Skiing, mountain biking, Patagonia sweaters and an excess of pricey craft beer; there's no doubt that Bend is steeped in a culture often associated with "whiteness." According to data accumulated by the U.S. Census Bureau's American Community Survey, the racial composition of Bend in 2019 is 86.1% white.
Rich Benjamin, an anthropologist, American culture critic and Scholar-in-Residence at Columbia University, explores the recent increase in pockets of extreme whiteness throughout America–pockets he's labeled "Whitopias." He observed that as the U.S. continued to grow in racial diversity, certain areas were rapidly becoming less and less multicultural.
This shift sparked Benjamin's interest, and he decided to explore the reasoning behind it. He spent over two years traveling 27,000 miles, delving into these oddly uniform sanctions and attempting to uncover why segregation—however unintentional—is still a favorite American pastime.
In an interview with TIME, Benjamin explained the difference between diversity and integration, and touched on the danger involved in exacerbating a lack of cultural assimilation.
"People don't realize that diversity isn't the same as integration. Blacks and whites in New York, where I live, are as segregated today as in 1910," he said in the article. "You can call me old-fashioned, but I'm an integrationist. A democracy can't function at its optimum unless all members are integrated as full members. A community full of like-minded people tends to enforce their own view of the world and close off opposing viewpoints. You can go to parties in New York City where the liberal smugness is intolerable because they're only hearing liberal viewpoints. On the Whitopian conservative side, it's spinning out of control. Look at the tea-bagger movement, where people are concerned their taxes are going to be wasted on minorities and illegal immigrants."
He found that while the general attitude toward African Americans is becoming less hateful and less intolerant, it is slowly becoming more avoidant. If we successfully ignore it, it doesn't exist, right?
“It can be difficult to tell who’s genuine—are people being nice because they want to, or because they feel like they have to?”—Johnny Alfredo
Johnny Alfredo, a 30-year-old North Carolina native, recently moved to Bend to pursue a career in marketing. He shared his experiences in Bend as an African-American male with the Source Weekly.
"I found that at first, most of my struggles were internal," he says."Externally... I mean, everyone is so freaking NICE. I spent a lot of time trying to figure out why, rather than just accepting it." However, Alfredo has noticed that some Bend locals treat him a bit differently.
"It can be difficult to tell who's genuine—are people being nice because they want to, or because they feel like they have to? I do think that people act differently towards me; I didn't notice it until I started having one-on-one conversations. Some people are obviously uncomfortable talking to me."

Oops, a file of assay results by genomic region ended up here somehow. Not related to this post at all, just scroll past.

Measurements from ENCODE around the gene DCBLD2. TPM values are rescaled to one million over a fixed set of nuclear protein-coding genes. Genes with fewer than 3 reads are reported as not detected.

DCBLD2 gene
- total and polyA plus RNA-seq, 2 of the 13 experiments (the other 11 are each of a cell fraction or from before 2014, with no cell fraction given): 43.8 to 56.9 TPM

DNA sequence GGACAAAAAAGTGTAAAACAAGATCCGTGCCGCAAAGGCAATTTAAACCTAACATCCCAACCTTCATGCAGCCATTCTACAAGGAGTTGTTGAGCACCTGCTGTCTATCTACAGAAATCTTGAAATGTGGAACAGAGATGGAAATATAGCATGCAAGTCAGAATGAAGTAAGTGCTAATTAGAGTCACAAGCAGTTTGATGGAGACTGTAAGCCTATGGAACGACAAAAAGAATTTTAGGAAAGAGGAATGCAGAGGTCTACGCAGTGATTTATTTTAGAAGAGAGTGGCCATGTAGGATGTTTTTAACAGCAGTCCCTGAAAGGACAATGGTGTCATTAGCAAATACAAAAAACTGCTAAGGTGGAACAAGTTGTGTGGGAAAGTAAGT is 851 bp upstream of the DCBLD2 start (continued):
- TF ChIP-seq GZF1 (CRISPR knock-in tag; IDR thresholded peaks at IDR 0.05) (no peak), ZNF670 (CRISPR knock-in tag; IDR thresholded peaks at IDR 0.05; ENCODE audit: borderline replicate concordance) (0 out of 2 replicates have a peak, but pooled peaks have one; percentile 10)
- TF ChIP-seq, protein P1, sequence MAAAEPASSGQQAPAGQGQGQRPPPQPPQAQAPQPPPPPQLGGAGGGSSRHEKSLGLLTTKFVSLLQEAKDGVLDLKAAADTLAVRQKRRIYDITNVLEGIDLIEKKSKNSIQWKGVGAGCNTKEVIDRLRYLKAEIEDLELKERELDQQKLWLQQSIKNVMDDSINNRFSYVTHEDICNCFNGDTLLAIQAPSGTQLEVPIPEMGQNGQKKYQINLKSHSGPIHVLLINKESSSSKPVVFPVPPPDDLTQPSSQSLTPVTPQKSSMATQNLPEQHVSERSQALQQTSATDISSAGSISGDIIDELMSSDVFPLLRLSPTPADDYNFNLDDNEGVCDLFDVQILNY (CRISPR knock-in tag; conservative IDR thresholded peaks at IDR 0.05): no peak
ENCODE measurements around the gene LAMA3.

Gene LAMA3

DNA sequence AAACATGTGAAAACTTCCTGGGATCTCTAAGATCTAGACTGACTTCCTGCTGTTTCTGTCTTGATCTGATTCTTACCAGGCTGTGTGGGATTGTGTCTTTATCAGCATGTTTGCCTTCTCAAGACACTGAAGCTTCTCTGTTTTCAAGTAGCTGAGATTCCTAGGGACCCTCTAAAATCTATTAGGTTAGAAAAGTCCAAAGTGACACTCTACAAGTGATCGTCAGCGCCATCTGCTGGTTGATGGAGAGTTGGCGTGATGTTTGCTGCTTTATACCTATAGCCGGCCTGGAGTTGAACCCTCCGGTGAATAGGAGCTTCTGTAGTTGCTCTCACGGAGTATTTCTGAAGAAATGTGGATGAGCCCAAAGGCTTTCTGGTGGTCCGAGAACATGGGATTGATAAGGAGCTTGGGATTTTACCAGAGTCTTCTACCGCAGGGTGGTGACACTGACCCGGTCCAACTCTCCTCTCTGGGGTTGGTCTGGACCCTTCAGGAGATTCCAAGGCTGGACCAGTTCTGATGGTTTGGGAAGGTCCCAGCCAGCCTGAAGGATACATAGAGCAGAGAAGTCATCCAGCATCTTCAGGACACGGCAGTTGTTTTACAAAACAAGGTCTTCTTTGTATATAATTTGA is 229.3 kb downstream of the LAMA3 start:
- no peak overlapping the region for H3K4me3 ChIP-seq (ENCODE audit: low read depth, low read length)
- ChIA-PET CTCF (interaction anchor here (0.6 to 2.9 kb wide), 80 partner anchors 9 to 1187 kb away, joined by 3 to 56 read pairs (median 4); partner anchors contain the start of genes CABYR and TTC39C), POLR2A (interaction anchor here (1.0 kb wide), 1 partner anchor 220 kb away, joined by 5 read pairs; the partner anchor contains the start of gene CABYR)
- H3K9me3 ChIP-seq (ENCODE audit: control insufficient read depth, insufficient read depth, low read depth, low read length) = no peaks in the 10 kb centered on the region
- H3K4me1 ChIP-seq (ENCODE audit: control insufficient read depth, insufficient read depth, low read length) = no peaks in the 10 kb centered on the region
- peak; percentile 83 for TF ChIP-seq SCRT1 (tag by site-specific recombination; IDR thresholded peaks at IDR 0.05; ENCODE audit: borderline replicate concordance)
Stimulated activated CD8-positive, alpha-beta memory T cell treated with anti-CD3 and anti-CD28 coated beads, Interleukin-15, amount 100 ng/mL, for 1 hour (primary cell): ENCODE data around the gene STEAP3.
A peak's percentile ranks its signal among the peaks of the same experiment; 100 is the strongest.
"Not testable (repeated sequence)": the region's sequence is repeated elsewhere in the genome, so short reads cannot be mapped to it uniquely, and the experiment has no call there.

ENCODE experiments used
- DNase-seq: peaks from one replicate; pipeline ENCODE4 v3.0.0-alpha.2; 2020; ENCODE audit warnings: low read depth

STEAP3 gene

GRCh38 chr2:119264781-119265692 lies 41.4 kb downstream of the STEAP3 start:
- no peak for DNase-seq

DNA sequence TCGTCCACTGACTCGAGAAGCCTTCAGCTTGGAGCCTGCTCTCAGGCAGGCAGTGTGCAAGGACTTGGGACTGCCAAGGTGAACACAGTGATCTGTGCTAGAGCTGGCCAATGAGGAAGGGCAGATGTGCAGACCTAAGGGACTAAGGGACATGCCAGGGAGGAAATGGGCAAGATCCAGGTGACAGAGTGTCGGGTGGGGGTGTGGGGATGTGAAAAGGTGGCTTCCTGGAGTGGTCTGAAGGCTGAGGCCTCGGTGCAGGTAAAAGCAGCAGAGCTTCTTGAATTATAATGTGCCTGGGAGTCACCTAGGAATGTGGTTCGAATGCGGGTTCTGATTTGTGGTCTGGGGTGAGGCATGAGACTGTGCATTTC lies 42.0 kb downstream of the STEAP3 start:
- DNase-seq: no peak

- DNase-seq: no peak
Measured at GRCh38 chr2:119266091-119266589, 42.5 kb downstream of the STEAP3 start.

Alfredo mentioned something familiar, but unexpected. "I was surprised to see Confederate flags... on bumper stickers, on belt buckles. That's a Southern thing. I was used to seeing it in the South, but I didn't think I'd see it here. I think that maybe people feel comfortable toting the flag in Bend because of the demographic."
Bend is a desirable place to live. But is the community actively (however subconsciously) working to avoid diversity?
While it may not seem like a glaring issue, a severe lack of multiracial cohesion does pose a problem. According to Benjamin, by continuing to chase the ideal of utopian homogeneity –a community disallows the essential personal and communal growth that comes with diversity.
Bendites seem to agree with Benjamin's viewpoint, or at least, interest has been piqued. The lecture at OSU-Cascades has completely sold out, and while the lecture being held at 10 Barrel East is first come, first served, it is expected to fill up soon after the doors open at 6:30pm.
"People in Whitopia would say, 'Hey, Rich, birds of a feather flock together. What's the big deal?' Our government and businesses across the country make decisions every day that perpetuate segregation," Benjamin told TIME. "When you say homes need to be built on a 1-acre lot, when you say apartment renters can't live in your community—these concrete policies are what contribute to segregation. It's not in our biology, and it's not natural. We're a great country—we've overcome some thorny problems in our past, and we're better than that."
Searching for Whitopia: An Improbable Journey to the Heart of White America
Mon., Oct. 21, Noon-1pm
OSU-Cascades, Tykeson Hall, Bend.
Mon., Oct. 21, 6:30-8pm
10 Barrel Eastside, Bend.
For more information contact [email protected].